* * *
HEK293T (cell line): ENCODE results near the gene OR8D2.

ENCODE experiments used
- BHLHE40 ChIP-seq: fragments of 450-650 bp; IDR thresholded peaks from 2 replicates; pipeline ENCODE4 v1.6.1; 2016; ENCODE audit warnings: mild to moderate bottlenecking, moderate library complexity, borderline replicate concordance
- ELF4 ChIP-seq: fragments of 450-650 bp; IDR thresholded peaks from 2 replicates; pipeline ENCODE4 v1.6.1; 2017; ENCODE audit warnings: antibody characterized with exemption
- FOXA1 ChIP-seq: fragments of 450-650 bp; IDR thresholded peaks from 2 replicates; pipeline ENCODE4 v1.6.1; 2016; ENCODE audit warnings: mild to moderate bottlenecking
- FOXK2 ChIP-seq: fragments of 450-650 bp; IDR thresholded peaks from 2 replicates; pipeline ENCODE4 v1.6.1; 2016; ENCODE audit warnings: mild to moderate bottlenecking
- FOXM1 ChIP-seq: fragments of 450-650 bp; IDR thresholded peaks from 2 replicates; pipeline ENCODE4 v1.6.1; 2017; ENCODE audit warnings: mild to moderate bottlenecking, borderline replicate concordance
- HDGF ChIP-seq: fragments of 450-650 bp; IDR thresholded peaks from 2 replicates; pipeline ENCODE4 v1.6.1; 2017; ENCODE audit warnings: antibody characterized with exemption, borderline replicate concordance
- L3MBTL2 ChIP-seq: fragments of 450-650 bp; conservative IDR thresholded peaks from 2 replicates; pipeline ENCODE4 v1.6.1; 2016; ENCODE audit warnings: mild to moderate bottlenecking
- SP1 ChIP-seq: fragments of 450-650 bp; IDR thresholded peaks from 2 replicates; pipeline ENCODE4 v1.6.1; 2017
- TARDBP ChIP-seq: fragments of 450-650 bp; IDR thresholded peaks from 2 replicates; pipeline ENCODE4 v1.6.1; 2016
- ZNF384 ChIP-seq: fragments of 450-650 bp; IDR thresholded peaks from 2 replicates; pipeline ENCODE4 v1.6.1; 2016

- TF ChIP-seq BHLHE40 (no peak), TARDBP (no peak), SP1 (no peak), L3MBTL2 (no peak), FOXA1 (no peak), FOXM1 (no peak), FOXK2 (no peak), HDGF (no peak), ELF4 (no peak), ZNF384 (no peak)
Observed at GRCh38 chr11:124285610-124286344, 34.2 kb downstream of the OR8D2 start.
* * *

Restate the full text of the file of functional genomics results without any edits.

HEK293T (cell line): ENCODE results near the gene OR8D2.

ENCODE experiments used
- BHLHE40 ChIP-seq: fragments of 450-650 bp; IDR thresholded peaks from 2 replicates; pipeline ENCODE4 v1.6.1; 2016; ENCODE audit warnings: mild to moderate bottlenecking, moderate library complexity, borderline replicate concordance
- ELF4 ChIP-seq: fragments of 450-650 bp; IDR thresholded peaks from 2 replicates; pipeline ENCODE4 v1.6.1; 2017; ENCODE audit warnings: antibody characterized with exemption
- FOXA1 ChIP-seq: fragments of 450-650 bp; IDR thresholded peaks from 2 replicates; pipeline ENCODE4 v1.6.1; 2016; ENCODE audit warnings: mild to moderate bottlenecking
- FOXK2 ChIP-seq: fragments of 450-650 bp; IDR thresholded peaks from 2 replicates; pipeline ENCODE4 v1.6.1; 2016; ENCODE audit warnings: mild to moderate bottlenecking
- FOXM1 ChIP-seq: fragments of 450-650 bp; IDR thresholded peaks from 2 replicates; pipeline ENCODE4 v1.6.1; 2017; ENCODE audit warnings: mild to moderate bottlenecking, borderline replicate concordance
- HDGF ChIP-seq: fragments of 450-650 bp; IDR thresholded peaks from 2 replicates; pipeline ENCODE4 v1.6.1; 2017; ENCODE audit warnings: antibody characterized with exemption, borderline replicate concordance
- L3MBTL2 ChIP-seq: fragments of 450-650 bp; conservative IDR thresholded peaks from 2 replicates; pipeline ENCODE4 v1.6.1; 2016; ENCODE audit warnings: mild to moderate bottlenecking
- SP1 ChIP-seq: fragments of 450-650 bp; IDR thresholded peaks from 2 replicates; pipeline ENCODE4 v1.6.1; 2017
- TARDBP ChIP-seq: fragments of 450-650 bp; IDR thresholded peaks from 2 replicates; pipeline ENCODE4 v1.6.1; 2016
- ZNF384 ChIP-seq: fragments of 450-650 bp; IDR thresholded peaks from 2 replicates; pipeline ENCODE4 v1.6.1; 2016

- TF ChIP-seq BHLHE40 (no peak), TARDBP (no peak), SP1 (no peak), L3MBTL2 (no peak), FOXA1 (no peak), FOXM1 (no peak), FOXK2 (no peak), HDGF (no peak), ELF4 (no peak), ZNF384 (no peak)
Observed at GRCh38 chr11:124285610-124286344, 34.2 kb downstream of the OR8D2 start.